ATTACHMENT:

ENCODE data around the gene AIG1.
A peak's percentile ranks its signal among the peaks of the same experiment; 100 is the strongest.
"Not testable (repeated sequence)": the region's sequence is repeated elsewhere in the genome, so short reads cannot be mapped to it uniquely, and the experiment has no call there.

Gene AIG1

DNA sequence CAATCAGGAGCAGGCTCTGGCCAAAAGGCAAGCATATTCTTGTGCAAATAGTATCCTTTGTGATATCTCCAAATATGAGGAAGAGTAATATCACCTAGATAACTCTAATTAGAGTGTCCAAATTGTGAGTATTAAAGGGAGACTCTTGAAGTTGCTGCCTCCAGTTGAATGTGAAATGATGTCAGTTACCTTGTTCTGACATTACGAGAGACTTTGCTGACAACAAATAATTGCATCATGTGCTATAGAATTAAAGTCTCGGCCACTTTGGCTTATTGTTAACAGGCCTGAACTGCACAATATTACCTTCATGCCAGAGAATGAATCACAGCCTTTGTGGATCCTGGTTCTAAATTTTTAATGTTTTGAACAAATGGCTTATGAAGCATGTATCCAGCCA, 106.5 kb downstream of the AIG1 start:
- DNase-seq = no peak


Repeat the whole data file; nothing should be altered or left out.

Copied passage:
ENCODE data around the gene AIG1.
A peak's percentile ranks its signal among the peaks of the same experiment; 100 is the strongest.
"Not testable (repeated sequence)": the region's sequence is repeated elsewhere in the genome, so short reads cannot be mapped to it uniquely, and the experiment has no call there.

Gene AIG1

DNA sequence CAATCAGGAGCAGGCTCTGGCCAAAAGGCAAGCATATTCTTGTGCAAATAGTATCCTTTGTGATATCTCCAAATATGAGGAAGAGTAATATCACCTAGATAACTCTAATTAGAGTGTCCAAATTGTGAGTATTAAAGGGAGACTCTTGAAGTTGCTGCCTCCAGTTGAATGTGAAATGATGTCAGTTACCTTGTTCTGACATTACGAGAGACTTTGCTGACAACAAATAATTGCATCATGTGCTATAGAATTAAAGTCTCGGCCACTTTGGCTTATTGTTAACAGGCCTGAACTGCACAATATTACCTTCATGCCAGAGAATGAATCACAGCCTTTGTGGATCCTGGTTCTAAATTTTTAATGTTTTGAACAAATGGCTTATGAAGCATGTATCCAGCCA, 106.5 kb downstream of the AIG1 start:
- DNase-seq = no peak